By the time the first settlers reached the small spit of land that was ultimately to become part of Seattle Washington in 1850, the Olympia oyster population on the Pacific coast was already beginning to be over harvested. And in the early 1900s, poor water quality in Puget Sound threatened to finish it off.
More than a century later, Washington, Oregon, and Alaska have a significant hatchery-based oyster industry and are now the major producers of the Pacific oyster in the U.S. The non-native Pacific oyster, first imported in the early 20th century, is the most important commercial oyster species in the region.
Taylor Shellfish Farms, now managed by Bill and Paul Taylor, is part of a family history of growing and harvesting shellfish. In the 1880s J.Y. Waldrip, the Taylor’s great-grandfather settled in Puget Sound to farm Olympia oysters.
Today Taylor Shellfish Farms cover a total of 3 1/2 square miles of tide flats located primarily in Puget Sound including Samish Bay; one farm is on Willapa Bay in southwest Washington. The farms employ more than 400 employees to raise, harvest, and process a wide variety of shellfish, including Eastern, Pacific, Olympic and Kumamoto oysters, Manila clams, Mediterranean mussels and geoduck.
Shellfish, and oysters in particular, provide a necessary environmental service by filtering and cleaning the water in which they live. But because the water is filtered through the oyster’s body, any toxins or pollutants are taken into the meat and contaminated shellfish can make people sick. Closing the beds for several days gives the pollutants time to filter out of the animals’ bodies.
Heavy rain, agricultural runoff, and oil spills will all trigger closure of the beds. Daily testing of water quality monitors the beds and potential contamination is caught at the earliest possible moment thus preventing the sale of inedible oysters.
Run off from a pulp mill in the 1920s destroyed the oyster beds in Oakland Bay where the town of Shelton is located and home to several of the Taylor farms. At that point shellfish growers became actively involved in water quality and other environmental issues to protect their livelihood. To this day, they closely monitor the water and are on the front line when it comes to identifying pollution runoff.
While oil spills remind the public that water quality is at risk, it’s the ongoing day-to-day drainage of fecal matter – animal and human waste – that is a bigger problem today. Called “nonpoint pollution” because it comes from many sources rather than identifiable “points,” pollutants come from farmland or storm water runoff, leaking septic tanks, and even pet waste.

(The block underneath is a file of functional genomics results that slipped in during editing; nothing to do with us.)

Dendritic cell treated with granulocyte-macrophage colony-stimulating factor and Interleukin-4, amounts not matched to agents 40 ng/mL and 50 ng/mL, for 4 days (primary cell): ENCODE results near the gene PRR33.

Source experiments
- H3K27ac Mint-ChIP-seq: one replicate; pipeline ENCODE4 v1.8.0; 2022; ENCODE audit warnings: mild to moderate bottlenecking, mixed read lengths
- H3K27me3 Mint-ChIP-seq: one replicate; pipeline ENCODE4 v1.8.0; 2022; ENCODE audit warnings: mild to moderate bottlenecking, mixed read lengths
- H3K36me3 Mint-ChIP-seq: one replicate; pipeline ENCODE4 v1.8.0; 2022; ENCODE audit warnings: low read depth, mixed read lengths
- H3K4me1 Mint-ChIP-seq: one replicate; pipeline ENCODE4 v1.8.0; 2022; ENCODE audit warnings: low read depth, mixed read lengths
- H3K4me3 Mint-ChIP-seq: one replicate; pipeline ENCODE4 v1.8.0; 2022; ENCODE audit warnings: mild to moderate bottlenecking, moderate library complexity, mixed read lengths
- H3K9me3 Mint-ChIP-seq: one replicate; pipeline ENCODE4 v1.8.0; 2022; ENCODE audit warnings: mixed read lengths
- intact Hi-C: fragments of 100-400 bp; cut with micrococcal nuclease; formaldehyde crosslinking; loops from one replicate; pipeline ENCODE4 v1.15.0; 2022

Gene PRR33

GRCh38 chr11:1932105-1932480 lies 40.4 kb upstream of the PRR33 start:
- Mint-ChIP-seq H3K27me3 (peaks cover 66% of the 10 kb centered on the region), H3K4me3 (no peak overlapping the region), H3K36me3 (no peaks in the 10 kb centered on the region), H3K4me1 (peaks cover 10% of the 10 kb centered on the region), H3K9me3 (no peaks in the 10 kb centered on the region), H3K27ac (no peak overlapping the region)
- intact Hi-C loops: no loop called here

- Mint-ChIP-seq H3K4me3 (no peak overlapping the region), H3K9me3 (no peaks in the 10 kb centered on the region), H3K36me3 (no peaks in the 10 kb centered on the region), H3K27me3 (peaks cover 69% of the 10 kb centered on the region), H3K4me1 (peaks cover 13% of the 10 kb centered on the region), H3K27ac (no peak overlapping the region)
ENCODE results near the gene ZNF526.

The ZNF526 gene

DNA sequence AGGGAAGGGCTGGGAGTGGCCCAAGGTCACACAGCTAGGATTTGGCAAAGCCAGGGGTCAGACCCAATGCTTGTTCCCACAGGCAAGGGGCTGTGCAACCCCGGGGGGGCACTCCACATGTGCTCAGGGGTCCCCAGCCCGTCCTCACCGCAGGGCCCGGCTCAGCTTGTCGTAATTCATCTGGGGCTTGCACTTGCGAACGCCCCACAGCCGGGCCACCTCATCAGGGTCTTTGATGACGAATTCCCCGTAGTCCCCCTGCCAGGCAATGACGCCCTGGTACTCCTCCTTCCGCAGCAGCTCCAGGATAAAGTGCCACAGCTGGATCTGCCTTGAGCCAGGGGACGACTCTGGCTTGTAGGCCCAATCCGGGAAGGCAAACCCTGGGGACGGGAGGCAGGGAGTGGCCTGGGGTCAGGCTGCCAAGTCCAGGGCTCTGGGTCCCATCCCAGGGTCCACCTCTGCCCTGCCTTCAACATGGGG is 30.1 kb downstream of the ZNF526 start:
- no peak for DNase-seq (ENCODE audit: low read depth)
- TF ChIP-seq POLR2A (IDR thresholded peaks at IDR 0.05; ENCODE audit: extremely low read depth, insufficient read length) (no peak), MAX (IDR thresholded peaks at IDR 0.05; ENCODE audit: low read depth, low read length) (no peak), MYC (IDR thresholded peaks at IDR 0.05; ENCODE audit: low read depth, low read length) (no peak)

In the 1990s a major effort focused on cleaning up Samish Bay and runoff problems were greatly reduced. Unfortunately the water coming down the Samish River continued to bring in pollutants.
In the past, state-level water quality testing was done on a schedule, not triggered by weather events, and in 2008 this “ambient” water testing overlapped with a period of rainstorms. It was then that the increased water flow brought in more fecal matter and tests identified it as a problem. The Washington Health Department began testing the water after every heavy rainfall and closed the shellfish beds more often.
Throughout 2009 and 2010, emergency closure of the beds happened frequently. This year more than 4000 acres in Samish Bay were reclassified and downgraded in order to bring about more careful management.
Samish Bay drains an area that is primarily rural, where many commercial farms have been broken up into 5-acre “farmettes.” Non-commercial livestock such as buffalo, alpaca, llamas, goats, horses, or a few cattle are often the animals of choice on small acreage. Unfortunately, the owners of these smaller holdings generally don’t have the farming and soil conservation skills needed to know how to manage animal waste and prevent runoff.
The water quality issues have highlighted these smaller holdings as a serious problem. While large dairy operations and livestock CAFOs – confined animal feeding operations (there is only one in the Samish watershed) – must operate under strict animal waste management regulations, these farmettes with a small number of animals more or less “fly under the radar.”
Shellfish farming is a $100 million business in Washington and the state’s goal to increase the area of harvestable shellfish beds to 10,800 acres by 2020 was set back considerably by the downgrade. And because shellfish is big business in Washington, the Governor, Christine Gregoire, has tasked all the state agencies involved to solve the problem – fast!
Bill Dewey, owner of a clam farm in Samish Bay and spokesperson for Taylor Shellfish Farms, says, “We hope that the problems in Samish Bay will draw attention to livestock management statewide.” The typical runoff in rural areas – leaking septic tanks, manure waste from livestock, dairy and small animal holdings, and wildlife – is causing a majority of the problems right now.